Settlements and Thrift of the Dutch

In the mean time the distant line of civilization was gradually approaching the territory of which we write. The Dutch had ventured north from their early occupation of Manhattan Island and commenced a settlement at Albany in 1613; in 1636 the English took a stride nearer when William Pynchon came down the old bay-path from Plymouth with his little band to found the city of Springfield, Mass.; while less than five years later, in 1640, the French had begun the settlement of Montreal.

In 1621 the Dutch West India Company was formed and, under their charter of 1614, took possession of New Amsterdam, as the fort with its surroundings on Manhattan Island was called. For fifteen years the most amicable relations existed between the Dutch and the Indians; but the harsh and unwise administration of William Kieft, who was appointed director-general in September, 1637, provoked the beginning of hostilities with the natives, which were kept up with more or less vindictiveness during the period of his administration. In May, 1647, Peter Stuyvesant succeeded Kieft as director-general or governor. He was the last of the Dutch officials in that capacity, and the firm and just course followed by him harmonized the difficulties with the Indians, and also with the Swedes, who had colonized in the region of the Delaware.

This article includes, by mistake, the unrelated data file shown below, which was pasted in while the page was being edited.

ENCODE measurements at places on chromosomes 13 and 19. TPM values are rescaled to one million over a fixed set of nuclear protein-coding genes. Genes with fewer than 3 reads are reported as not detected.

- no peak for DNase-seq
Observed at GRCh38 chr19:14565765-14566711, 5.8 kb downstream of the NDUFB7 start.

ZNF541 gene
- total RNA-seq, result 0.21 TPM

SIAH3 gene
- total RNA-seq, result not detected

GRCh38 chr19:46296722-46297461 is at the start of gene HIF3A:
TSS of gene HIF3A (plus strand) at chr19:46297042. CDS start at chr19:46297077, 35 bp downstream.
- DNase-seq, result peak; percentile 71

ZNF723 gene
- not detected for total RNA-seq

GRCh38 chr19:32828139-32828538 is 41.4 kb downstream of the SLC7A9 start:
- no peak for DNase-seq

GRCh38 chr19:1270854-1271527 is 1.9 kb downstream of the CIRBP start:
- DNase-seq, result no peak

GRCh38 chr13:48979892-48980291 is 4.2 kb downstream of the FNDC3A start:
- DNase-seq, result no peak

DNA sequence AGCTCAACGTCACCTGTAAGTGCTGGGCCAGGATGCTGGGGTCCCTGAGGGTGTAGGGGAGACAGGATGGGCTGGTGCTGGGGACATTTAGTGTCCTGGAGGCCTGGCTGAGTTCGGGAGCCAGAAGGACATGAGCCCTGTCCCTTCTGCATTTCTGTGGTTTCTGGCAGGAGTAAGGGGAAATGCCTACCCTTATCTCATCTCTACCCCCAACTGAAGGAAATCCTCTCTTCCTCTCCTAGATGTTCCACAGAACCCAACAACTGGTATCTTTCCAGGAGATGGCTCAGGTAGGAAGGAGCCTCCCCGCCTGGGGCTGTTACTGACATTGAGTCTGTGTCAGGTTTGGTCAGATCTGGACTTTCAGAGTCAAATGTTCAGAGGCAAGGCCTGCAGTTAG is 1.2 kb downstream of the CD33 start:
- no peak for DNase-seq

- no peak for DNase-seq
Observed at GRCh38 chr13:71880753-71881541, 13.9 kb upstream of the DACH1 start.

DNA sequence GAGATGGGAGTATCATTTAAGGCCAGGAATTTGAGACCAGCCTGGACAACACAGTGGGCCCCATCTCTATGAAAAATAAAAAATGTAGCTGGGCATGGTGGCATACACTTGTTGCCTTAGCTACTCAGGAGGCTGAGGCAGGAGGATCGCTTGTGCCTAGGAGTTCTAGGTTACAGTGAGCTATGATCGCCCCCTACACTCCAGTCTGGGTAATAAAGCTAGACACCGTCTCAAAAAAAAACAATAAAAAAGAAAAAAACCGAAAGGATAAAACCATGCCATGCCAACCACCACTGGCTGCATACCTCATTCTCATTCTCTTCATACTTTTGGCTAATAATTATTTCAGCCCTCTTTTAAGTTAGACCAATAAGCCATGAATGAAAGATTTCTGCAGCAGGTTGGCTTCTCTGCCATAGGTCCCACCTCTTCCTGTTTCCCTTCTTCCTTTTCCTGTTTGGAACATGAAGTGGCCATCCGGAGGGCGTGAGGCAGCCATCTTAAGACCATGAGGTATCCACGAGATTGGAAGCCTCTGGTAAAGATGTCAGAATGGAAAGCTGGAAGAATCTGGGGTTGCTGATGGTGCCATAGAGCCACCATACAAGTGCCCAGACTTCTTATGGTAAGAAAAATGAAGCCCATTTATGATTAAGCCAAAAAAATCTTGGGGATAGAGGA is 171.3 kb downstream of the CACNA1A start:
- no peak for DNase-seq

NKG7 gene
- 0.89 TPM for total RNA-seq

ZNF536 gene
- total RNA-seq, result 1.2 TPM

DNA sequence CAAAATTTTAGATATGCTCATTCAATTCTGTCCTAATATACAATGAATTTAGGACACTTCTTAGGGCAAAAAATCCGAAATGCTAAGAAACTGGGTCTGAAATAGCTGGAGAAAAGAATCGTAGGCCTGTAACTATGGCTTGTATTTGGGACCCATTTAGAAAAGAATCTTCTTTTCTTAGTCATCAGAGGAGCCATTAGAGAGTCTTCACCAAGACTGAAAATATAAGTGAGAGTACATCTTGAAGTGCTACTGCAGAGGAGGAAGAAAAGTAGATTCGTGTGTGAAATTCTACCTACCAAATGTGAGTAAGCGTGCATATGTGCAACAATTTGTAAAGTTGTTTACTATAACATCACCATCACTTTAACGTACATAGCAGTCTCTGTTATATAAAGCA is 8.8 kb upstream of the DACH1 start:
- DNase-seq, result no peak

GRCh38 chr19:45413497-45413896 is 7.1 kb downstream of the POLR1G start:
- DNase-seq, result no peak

The New Amsterdam of the Dutch was fast developing in resources, for the missionary work of trading guns and rum to the Indians proved very profitable. But this thrift and prosperity of their cousins, the English could not quietly brook. Accordingly, on the 12th of March, 1664, Charles II conveyed by royal patent to his brother James, duke of York, all the country from the river St. Croix to the Kennebec, in Maine; also Nantucket, Martha's Vineyard and Long Island, together with all the land from the west side of the Connecticut River to the east side of Delaware Bay. The duke sent an English squadron, under Admiral Richard Nicholls, to secure the gift, and on the 8th of September following Governor Stuyvesant capitulated, being constrained to that course by the Dutch colonists, who preferred peace with the same privileges and liberties accorded to the English colonists, to a prolonged and perhaps fruitless contest. Thus ended the Dutch régime. The English changed the name of New Amsterdam to New York.

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